Whether it’s a genuine personality clash or a misunderstanding, workplace conflict can weigh heavily on growing businesses that may be stunted by drama.
While conflict is sometimes unavoidable, it’s not always easy to resolve. For employees, unresolved work issues can lead to demotivation, disillusionment and general dissatisfaction. Productivity and company culture become collateral damage.
As a former senior police office, author and self-help guru Kul Mahay has managed a lot of high-pressure scenarios where tempers have the tendency to flare.
According to Mahay, resolving workplace conflict can take up time for both the employees and managers – but that most cases can easily be fixed early on.
Why it happens
Workplace conflict is a natural consequence of working towards a certain set of goals with a group of people. However, it’s important to remember that not everyone will have the same approach.
It is also easy to find yourself at the centre of a disagreement with a colleague due to the amount of time spent in the office.
While confrontation is never nice, by choosing the right time and place to talk, understanding other people’s opinions and learning to compromise, issues can easily be resolved.
“When we hear the word conflict, we can’t help but feel some level of trepidation or apprehension. After all, none of us enjoy any kind of confrontation. But to expect to go through life without any kind of conflict is simply not realistic,” Mahay says.
“Some level of conflict has to be expected in all areas of our lives. It is through these disagreements and misunderstandings that we grow and learn.
“Conflict in the workplace is not a rare occurrence, but the sad thing is that the vast majority of conflict could easily be resolved if all parties were to adopt certain strategies from the outset.
“The strategies are not rocket science but very often, in ‘the heat of battle,’ we can allow our emotions to drive our thinking and behaviour rather than a clear, logical mind.”
Here are Mahay’s ten strategies to resolve conflict at work.
Learn to breathe
When you suddenly find yourself in a situation that fills you with emotion, get yourself into the practice of taking some deep breaths and counting to ten slowly. This will allow your conscious mind to kick in and think through the situation and respond more objectively.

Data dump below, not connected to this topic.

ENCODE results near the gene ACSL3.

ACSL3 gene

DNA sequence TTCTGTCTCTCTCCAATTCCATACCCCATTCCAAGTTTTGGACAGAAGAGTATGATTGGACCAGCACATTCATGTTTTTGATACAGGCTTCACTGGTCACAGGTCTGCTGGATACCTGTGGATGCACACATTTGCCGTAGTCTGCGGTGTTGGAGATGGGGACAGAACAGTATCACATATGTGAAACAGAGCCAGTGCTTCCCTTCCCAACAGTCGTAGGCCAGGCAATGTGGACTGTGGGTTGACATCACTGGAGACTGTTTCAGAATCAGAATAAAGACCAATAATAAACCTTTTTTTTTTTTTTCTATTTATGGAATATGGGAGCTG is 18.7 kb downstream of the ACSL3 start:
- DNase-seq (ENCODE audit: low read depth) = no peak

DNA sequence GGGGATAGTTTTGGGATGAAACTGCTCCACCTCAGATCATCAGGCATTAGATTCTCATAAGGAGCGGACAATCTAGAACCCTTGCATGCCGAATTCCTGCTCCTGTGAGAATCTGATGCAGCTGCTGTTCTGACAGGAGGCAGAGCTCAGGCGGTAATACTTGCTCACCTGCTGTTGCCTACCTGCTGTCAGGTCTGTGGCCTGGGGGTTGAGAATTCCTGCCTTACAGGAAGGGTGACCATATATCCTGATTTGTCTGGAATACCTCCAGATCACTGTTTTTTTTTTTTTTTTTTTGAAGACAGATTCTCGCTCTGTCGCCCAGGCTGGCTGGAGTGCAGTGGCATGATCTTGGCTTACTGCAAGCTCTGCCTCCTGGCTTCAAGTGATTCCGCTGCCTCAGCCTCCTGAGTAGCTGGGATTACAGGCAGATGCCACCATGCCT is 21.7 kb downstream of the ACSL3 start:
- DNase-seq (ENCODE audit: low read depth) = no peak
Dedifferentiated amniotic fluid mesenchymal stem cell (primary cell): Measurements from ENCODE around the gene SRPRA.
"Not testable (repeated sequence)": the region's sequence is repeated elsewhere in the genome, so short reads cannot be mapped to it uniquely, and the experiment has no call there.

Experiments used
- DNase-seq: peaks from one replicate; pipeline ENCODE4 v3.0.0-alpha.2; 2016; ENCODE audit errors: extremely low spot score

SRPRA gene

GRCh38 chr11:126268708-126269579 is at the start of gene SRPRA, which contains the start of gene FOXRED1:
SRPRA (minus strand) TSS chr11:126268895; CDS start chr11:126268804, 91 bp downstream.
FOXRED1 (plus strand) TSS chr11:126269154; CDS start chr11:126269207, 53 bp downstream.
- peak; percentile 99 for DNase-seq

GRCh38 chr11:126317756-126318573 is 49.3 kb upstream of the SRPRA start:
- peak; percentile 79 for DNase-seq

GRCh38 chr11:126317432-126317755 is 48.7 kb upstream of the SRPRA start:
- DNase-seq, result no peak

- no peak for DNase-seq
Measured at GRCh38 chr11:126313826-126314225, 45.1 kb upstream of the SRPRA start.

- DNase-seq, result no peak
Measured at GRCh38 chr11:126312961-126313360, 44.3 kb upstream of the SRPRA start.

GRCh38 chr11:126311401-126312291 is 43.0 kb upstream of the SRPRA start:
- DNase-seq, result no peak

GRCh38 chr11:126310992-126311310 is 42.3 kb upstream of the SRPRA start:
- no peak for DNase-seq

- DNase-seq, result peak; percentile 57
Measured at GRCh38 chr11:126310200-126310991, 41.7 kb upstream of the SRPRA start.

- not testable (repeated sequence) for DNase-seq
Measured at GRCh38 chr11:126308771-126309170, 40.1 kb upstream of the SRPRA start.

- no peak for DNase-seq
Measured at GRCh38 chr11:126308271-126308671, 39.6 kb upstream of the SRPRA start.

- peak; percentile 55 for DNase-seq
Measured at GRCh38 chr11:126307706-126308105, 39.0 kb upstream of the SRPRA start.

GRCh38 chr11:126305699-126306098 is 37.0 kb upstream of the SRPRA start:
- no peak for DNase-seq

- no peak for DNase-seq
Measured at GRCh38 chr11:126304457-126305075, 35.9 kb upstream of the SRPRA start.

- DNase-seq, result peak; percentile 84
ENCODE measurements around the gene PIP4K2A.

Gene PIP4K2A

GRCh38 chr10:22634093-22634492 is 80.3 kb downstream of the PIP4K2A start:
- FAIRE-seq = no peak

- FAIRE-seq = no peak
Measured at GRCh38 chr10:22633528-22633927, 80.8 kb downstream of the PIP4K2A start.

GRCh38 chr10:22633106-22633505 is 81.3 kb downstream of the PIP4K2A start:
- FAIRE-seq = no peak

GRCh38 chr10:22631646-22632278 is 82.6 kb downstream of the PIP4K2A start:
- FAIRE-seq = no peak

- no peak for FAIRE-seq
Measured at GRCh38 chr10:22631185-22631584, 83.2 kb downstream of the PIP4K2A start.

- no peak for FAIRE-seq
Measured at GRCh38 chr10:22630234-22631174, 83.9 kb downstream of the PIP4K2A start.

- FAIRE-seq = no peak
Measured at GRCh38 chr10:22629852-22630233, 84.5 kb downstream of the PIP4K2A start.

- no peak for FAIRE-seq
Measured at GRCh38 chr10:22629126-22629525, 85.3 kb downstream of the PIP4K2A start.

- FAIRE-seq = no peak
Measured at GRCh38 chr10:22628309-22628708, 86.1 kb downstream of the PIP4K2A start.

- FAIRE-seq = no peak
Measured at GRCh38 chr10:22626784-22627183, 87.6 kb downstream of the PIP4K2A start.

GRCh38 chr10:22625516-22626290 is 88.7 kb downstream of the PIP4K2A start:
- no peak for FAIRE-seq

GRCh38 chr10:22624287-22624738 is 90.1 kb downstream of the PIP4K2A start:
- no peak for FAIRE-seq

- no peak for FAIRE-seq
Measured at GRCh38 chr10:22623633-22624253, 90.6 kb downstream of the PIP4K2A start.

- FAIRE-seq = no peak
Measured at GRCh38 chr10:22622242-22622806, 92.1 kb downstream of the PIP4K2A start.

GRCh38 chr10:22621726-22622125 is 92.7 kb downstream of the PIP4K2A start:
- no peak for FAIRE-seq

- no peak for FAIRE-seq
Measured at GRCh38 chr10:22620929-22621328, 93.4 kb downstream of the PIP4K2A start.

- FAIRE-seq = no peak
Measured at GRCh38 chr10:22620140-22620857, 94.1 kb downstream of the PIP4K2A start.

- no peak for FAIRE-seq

Everyone has something to say
Some people use aggression as a method to silence their ‘opponents’ during conflict. While it might silence one party, they will more likely harbour resentment or lose respect for the other. During every conflict, it is important to remember that everyone is allowed an equal opportunity to voice his or her opinions. This ensures a balanced discussion takes place, before you can start looking for a resolution.
Choose the time and place
If there is tension between you and a colleague, choose a certain time and place where you can have a conversation with them about the issue that has upset you. This will ensure that when it comes to seeking a resolution, it is not tarnished by built up resentment on both sides.
Gossip – The Killer Issue
Gossip is one of the most common and yet destructive pastimes in office environments. It can lead to mistrust, bad feelings and very often anger among colleagues. If you are invited into gossiping by a colleague, try to change the subject, let them know that is of no interest to you or politely remove yourself from that group.
Mind your language
In the heat of the moment it is all too easy to use language that attacks the other person on a personal level. By doing this, recognise that it cannot lead to a healthy debate and is much more likely to put the other person in a defensive state. It can also lead to further confrontation. Instead, use professional, objective language to put forward your views. This will ensure that you come across as calm and there is more a chance of compromise as you move forward.
Don’t make it personal
It is important to be open to constructive criticism or feedback. It might not feel very nice but it is professional feedback at the end of the day. Don’t take everything so personally. See it for what it is and stop imagining that it is how people see you as a person.
Make sure you understand the other person’s perspective
Pay real attention to what the other person is saying. You may hear something that gives you a different take on the situation yourself and it might resolve the conflict much quicker. At the very least, your colleague will note that you are genuinely listening to what they have to say.
Compromise is not about giving up on your ideas but adjusting them so that there is greater likelihood of achieving them in partnership with others. It can also build and improve your own ideas by including another person’s perspective. If you do not compromise the chances of reaching any resolution are weak at best.
Mediators can help both parties talk through the situation in an objective manner. Mediation is not about blame but about enlightenment. A trained third party hearing the discussion can cut through a lot of the emotional issues that are clouding it and add an impartial perspective to the situation. It helps to bring the conflict to an objective, level playing field.
Conflict is natural
Don’t put your head in the sand and pretend that conflict will never happen to you – it will. At some point or another you will have a difference of opinion.
Do not let that fester or gather momentum. Deal with the other person in a professional, relaxed and objective manner and you will enjoy healthy relationships with your colleagues.
Kul Mahay is a motivational speaker and author, who has recently published the book Smash The Habit, which aims to help readers banish bad behaviour and toxic habits.
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